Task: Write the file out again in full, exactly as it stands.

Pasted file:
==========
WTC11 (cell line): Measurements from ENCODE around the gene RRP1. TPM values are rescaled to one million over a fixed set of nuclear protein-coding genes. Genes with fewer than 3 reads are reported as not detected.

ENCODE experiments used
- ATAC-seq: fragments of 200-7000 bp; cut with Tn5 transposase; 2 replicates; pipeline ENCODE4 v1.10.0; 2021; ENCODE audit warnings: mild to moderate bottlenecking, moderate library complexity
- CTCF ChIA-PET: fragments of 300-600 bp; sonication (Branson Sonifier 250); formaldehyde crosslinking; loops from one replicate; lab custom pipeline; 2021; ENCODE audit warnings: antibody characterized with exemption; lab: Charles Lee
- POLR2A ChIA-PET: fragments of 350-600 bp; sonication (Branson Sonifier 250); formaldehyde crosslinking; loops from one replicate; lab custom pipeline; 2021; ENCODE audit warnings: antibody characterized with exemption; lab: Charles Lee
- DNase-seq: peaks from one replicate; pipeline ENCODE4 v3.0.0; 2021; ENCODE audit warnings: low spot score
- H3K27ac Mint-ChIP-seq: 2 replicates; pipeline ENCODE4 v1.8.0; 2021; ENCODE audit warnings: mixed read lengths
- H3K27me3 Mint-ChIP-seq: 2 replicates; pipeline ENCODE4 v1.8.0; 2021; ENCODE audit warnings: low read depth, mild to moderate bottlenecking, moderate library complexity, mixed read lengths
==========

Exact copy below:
WTC11 (cell line): Measurements from ENCODE around the gene RRP1. TPM values are rescaled to one million over a fixed set of nuclear protein-coding genes. Genes with fewer than 3 reads are reported as not detected.

ENCODE experiments used
- ATAC-seq: fragments of 200-7000 bp; cut with Tn5 transposase; 2 replicates; pipeline ENCODE4 v1.10.0; 2021; ENCODE audit warnings: mild to moderate bottlenecking, moderate library complexity
- CTCF ChIA-PET: fragments of 300-600 bp; sonication (Branson Sonifier 250); formaldehyde crosslinking; loops from one replicate; lab custom pipeline; 2021; ENCODE audit warnings: antibody characterized with exemption; lab: Charles Lee
- POLR2A ChIA-PET: fragments of 350-600 bp; sonication (Branson Sonifier 250); formaldehyde crosslinking; loops from one replicate; lab custom pipeline; 2021; ENCODE audit warnings: antibody characterized with exemption; lab: Charles Lee
- DNase-seq: peaks from one replicate; pipeline ENCODE4 v3.0.0; 2021; ENCODE audit warnings: low spot score
- H3K27ac Mint-ChIP-seq: 2 replicates; pipeline ENCODE4 v1.8.0; 2021; ENCODE audit warnings: mixed read lengths
- H3K27me3 Mint-ChIP-seq: 2 replicates; pipeline ENCODE4 v1.8.0; 2021; ENCODE audit warnings: low read depth, mild to moderate bottlenecking, moderate library complexity, mixed read lengths